Budget 2016: Before small businesses celebrate George Osborne's speech, they should check the small print for details

 
Robert Brown
BRITAIN-ECONOMY-BUDGET-POLITICS
Much of the detail was left out of the speech (Source: Getty)

The review of the small business rate relief scheme in chancellor George Osborne’s latest Budget is a very welcome one for UK businesses and is a better outcome than many expected.

The news that many more qualifying businesses will pay no rates whatsoever from 2017 is also cause for celebration for small business throughout the nation. However, the devil will be in the detail.

On closer examination of the Budget, small business rate relief will be increased to 100 per cent for businesses that qualify with a property with a rateable value below £12,000. However, for those between £12,000 and £15,000, relief will be tapered - not quite as hard hitting as Osborne’s speech implied.

The chancellor also stated that the higher rate threshold will increase from £18,000 to £51,000, and that this will have a benefit for slightly larger business properties. While this news is a positive step, in reality it will not make a great deal of difference.

Nonetheless, the claim is that from April 2017 some 600,000 small businesses will pay no business rates at all, a further quarter of a million will see their rates cut and half of all properties will see their rates either fall or be abolished altogether.

In stating this, it seems that Osborne is attempting to predict the outcome of the valuation office agency’s upcoming rating revaluation which is not due to be published until autumn 2016.

There are other qualifying requirements to these claims, and the focus may well move now to question exactly what constitutes a small business as rateable value of a property is a measure of rent paid rather than turnover.

A potential issue may arise when comparing a business which has multiple small properties with a business which has a single property. The implications could be very different for a business with one property assessed at £49,000 rateable value and another business with 10 properties each assessed at £4,900.

In a change that was requested by the British Retail Consortium (BRC), the business rate poundage will be linked to the Consumer Price Index rather than the Retail Price Index. However, the BRC may be disappointed that this will not take effect until 2020.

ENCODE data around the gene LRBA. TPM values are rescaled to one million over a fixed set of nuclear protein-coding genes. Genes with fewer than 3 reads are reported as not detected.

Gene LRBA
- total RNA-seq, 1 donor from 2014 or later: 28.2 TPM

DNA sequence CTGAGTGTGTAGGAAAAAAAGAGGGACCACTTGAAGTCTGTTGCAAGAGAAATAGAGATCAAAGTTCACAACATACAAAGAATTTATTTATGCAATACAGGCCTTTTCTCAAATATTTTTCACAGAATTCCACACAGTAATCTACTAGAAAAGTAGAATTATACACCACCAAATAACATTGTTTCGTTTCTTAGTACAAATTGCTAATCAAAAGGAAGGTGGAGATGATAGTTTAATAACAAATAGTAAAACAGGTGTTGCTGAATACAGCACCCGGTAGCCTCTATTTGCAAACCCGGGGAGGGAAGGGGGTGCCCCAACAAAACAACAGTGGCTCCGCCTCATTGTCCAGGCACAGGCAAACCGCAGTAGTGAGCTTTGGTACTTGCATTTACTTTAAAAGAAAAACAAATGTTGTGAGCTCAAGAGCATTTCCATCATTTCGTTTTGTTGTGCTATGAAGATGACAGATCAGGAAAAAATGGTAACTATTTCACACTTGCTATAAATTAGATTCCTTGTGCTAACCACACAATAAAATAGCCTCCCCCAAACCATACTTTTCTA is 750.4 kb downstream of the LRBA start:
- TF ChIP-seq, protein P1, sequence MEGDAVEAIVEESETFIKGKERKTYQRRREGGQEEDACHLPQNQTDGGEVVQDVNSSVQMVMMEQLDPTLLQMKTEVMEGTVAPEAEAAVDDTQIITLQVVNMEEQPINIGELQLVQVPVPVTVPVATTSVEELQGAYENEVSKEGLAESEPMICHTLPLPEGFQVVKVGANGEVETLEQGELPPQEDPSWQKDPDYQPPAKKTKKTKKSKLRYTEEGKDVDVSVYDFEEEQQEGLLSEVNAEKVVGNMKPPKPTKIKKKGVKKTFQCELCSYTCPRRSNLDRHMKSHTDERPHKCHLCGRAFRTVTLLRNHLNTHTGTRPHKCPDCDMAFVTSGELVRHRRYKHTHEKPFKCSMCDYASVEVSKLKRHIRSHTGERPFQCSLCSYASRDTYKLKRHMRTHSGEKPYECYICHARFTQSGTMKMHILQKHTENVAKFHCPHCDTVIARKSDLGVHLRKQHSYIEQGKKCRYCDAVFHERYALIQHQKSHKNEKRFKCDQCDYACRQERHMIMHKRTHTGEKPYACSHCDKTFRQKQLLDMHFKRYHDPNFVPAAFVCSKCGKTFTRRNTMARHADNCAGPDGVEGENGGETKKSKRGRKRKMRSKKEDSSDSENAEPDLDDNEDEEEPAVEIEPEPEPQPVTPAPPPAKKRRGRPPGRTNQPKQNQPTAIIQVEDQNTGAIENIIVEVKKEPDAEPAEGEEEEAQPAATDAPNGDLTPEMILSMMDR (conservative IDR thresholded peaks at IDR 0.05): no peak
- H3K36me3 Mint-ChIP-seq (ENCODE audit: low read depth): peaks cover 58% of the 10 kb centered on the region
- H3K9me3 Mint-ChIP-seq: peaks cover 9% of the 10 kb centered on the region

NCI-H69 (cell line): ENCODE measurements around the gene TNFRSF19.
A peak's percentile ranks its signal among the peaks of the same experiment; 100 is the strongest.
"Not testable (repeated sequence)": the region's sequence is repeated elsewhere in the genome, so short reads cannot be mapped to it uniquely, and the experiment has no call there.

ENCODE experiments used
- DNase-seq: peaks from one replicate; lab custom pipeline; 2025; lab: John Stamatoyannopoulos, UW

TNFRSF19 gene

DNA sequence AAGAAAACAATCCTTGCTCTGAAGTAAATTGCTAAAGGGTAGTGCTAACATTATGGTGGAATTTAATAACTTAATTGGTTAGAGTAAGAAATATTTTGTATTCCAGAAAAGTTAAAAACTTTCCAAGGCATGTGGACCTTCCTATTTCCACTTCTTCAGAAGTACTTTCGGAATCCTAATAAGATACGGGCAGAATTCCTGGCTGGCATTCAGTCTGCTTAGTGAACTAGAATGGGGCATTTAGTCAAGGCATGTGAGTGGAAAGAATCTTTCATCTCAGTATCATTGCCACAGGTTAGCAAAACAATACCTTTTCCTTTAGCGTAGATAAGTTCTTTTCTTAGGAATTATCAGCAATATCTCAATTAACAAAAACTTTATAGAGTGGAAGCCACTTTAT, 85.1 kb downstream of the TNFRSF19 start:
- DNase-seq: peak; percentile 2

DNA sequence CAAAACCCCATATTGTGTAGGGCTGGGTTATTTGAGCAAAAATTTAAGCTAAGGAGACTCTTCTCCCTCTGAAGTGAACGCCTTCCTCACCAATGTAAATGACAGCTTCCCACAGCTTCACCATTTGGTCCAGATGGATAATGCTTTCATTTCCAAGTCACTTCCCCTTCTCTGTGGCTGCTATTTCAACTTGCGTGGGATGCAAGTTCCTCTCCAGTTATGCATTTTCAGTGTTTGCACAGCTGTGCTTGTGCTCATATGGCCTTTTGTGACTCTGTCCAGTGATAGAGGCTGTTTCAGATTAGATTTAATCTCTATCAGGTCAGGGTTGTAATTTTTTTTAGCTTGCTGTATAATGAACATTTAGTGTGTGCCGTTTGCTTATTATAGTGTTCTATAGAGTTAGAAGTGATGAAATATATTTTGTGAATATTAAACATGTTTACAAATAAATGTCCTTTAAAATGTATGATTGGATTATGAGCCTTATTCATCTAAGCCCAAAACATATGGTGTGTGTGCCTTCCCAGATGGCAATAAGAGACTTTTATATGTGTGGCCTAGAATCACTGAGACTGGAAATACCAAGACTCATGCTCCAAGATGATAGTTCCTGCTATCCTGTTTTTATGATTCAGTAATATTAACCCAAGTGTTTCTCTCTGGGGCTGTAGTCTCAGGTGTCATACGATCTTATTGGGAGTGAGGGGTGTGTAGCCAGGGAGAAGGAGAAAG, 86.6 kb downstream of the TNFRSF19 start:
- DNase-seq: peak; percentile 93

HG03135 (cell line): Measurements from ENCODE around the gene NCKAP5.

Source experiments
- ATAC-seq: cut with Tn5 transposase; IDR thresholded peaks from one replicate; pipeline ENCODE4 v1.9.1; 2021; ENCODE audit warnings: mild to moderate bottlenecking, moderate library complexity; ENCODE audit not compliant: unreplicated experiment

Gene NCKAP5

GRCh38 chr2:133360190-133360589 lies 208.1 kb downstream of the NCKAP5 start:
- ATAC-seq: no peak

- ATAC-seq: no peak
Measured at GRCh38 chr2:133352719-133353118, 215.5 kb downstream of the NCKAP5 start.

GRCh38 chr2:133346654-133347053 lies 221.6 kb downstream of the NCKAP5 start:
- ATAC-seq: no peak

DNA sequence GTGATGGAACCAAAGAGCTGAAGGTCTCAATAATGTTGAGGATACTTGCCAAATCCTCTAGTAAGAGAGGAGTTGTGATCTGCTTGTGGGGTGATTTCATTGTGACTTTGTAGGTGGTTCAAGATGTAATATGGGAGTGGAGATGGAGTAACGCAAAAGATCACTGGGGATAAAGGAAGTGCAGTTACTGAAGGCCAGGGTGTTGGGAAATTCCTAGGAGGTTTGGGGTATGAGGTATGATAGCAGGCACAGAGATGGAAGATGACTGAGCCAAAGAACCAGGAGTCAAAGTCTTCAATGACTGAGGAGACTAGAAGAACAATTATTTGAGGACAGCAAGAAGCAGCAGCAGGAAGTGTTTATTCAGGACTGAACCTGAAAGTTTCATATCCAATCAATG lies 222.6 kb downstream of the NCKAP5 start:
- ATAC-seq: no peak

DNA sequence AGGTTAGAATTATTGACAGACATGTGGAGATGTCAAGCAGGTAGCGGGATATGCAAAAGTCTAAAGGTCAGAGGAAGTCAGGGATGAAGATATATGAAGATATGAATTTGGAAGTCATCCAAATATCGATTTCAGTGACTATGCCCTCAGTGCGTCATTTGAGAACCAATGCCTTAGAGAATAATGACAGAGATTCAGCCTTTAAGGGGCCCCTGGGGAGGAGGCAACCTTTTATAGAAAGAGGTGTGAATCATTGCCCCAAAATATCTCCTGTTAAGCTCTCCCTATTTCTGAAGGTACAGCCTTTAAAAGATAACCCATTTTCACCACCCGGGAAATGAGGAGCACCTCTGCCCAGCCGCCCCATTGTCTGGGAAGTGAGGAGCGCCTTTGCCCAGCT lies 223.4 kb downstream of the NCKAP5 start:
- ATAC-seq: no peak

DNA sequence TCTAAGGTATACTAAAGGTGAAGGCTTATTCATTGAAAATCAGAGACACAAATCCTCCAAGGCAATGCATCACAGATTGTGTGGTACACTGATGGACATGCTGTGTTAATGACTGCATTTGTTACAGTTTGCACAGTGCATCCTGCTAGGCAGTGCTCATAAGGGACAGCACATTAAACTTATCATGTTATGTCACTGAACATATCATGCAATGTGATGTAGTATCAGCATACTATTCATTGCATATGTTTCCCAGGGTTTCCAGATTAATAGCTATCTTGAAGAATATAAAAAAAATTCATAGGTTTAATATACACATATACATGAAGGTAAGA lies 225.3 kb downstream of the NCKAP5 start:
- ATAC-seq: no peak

As ever, much of the more interesting information and impactful changes were not included in the chancellor’s speech. This includes the announcement that government will aim to move toward more frequent business rate revaluations taking place every three years.

This is something that both the Rating Surveyors’ Association and Sanderson Weatherall have long advocated as this would have curbed most of the valuation anomalies of recent times. The modernisation of business rates administration is a welcome move and I look forward to the publication of the discussion paper later this month outlining options on how the government plans to achieve this.

Other significant changes not in the speech but within in the detail of the Budget include the linking of local authority business rate systems to HMRC, which has numerous implications for collection of rates, and a new consultation in summer 2016 on 100 per cent rates retention.

Finally, one could argue that Boris Johnson’s Greater London Authority is getting favourable treatment in gaining an increase in the retention of business rate growth in their areas whilst other local authorities all remain on 50 per cent until 2020.

With so much talk of devolution and giving more power to local authorities in the North of England, the chancellor may have missed an open goal.

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